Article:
24 April 2017

Malcolm r.
Will they?

Guest

Yes they will, Sandy. It will be essential to maintain existing standards and not remove or lower them if we are to be able to compete with European manufacturers and trade around the world. Many British Standards are superior to other international standards. I dispute that low price UK-manufactured goods are worse than low price imported goods. Are Nissan and Toyota cars inferior in quality to equivalent French or Italian ones?

In the context of appliances and household articles on spot sale in Aldi and Lidl stores, the picture emerging through this Conversation is mixed; there are some good quality items as well as some bad ones. Both stores have a good reputation for refunding or substituting in the case of recently-purchased defective products but many just wear out prematurely; other major retailers have similar policies but possibly less need to exercise them so evidence is not forthcoming.

Guest

Currently most British Standards are simply the implementation of international standards – usually Euro Norms. Hence they are numbered BS EN ######. This arose from the harmonisation of standards so we all work on the same basis. This allows us to trade – sell products and services – with other countries without having to assess products against individual countries standards with their own peculiarities, as used to be the case.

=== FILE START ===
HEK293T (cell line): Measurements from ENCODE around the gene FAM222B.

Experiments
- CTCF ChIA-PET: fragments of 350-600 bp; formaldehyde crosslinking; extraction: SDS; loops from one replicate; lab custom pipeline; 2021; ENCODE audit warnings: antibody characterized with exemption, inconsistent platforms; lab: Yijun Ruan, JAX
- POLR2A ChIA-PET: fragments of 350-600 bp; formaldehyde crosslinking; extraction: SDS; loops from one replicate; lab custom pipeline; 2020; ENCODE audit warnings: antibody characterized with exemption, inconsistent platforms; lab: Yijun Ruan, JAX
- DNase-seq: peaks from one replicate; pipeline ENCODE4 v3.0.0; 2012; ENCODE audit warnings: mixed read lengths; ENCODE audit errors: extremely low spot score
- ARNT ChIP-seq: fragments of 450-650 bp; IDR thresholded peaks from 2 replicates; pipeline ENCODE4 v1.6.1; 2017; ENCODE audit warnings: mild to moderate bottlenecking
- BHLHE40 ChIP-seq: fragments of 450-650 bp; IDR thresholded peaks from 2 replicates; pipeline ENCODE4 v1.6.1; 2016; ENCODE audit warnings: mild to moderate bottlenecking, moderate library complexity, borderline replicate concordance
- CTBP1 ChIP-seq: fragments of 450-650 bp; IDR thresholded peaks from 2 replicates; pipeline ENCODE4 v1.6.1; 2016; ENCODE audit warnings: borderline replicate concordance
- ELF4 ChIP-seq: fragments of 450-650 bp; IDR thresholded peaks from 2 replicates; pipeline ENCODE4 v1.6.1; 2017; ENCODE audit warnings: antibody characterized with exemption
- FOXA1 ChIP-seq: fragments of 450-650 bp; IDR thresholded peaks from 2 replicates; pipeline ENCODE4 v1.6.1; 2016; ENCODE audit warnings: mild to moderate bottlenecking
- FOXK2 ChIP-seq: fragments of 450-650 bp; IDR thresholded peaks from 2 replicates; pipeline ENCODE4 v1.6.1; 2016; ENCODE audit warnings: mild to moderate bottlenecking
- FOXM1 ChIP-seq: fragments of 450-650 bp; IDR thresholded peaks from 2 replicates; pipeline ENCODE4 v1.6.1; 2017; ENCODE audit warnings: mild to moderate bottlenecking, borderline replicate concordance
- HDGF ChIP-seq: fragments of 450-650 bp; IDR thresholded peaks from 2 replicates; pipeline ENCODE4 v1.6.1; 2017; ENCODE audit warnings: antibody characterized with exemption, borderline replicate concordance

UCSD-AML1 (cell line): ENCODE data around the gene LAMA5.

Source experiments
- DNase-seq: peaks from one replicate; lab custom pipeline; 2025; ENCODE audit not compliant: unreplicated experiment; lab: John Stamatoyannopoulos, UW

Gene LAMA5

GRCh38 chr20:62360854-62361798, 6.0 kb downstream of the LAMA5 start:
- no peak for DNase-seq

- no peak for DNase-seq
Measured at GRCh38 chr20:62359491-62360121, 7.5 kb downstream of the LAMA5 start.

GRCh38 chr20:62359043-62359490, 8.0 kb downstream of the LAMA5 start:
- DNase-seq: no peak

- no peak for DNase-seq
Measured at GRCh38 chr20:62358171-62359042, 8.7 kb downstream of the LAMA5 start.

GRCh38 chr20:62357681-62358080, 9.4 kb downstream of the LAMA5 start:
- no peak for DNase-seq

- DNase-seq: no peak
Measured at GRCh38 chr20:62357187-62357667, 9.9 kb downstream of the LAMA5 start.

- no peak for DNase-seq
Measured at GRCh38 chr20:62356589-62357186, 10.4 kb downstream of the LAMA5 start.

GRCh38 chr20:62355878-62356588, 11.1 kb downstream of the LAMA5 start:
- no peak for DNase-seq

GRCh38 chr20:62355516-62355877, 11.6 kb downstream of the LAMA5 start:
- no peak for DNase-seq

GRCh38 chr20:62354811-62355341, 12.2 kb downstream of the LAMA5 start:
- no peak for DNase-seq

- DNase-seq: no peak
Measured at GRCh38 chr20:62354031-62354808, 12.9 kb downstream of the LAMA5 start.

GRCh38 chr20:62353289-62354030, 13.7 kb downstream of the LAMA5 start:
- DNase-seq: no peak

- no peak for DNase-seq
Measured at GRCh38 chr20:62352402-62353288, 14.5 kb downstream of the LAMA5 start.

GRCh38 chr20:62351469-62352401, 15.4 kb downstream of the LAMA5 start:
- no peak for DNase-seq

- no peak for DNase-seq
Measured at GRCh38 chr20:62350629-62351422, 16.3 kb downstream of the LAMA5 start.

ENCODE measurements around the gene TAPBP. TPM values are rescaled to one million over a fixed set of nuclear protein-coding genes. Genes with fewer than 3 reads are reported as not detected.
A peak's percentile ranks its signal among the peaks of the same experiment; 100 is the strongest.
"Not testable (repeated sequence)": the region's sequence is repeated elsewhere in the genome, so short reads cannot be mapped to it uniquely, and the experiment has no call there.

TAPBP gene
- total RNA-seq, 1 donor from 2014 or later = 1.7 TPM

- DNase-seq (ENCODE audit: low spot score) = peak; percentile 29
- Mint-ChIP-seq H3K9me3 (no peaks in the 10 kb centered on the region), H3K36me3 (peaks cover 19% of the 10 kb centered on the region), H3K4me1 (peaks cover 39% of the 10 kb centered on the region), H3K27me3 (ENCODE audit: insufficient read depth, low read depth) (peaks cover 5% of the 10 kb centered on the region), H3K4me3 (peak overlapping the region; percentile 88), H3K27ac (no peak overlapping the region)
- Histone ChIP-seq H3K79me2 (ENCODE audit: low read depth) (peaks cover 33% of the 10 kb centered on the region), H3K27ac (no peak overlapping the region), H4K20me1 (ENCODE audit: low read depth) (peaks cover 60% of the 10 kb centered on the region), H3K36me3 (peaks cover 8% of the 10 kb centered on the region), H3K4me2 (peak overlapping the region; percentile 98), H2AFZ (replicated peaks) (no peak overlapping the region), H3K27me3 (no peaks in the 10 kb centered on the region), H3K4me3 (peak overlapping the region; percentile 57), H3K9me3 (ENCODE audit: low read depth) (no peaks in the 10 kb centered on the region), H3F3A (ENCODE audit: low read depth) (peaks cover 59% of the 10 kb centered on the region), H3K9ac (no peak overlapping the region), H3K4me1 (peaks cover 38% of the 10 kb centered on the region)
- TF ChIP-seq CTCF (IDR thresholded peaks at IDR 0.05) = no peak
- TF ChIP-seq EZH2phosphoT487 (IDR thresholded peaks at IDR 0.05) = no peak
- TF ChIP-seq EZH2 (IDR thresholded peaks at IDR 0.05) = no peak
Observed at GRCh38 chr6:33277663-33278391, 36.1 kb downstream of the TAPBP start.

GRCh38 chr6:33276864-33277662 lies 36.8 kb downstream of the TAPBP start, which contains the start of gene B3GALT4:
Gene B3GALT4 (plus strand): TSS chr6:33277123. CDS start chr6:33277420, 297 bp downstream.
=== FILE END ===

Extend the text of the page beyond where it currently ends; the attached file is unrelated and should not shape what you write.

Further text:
You have to be careful when you introduce “quality” into standards. Many standards lay down the minimum safety that products, for example, must achieve. Quality, in the standards sense, then means ensuring that those minimum standards continue to be maintained. This involves assessing producers systems, from design and development, production, to after sales to ensure that the production continues to produce products consistently that will meet the safety standards (and performance where that is a standards issue).

So, for the UK to sell to other countries will require us to adhere to existing and updated standards.

Guest
June says:
22 April 2017

I bought a steam iron and love it. I bought a second one (stored in loft) even though they have a 3 year guarantee. My american daughter-in-law over here recently on a visit thought it was wonderful and said that if she could buy an iron like that in the US she would definitely iron more!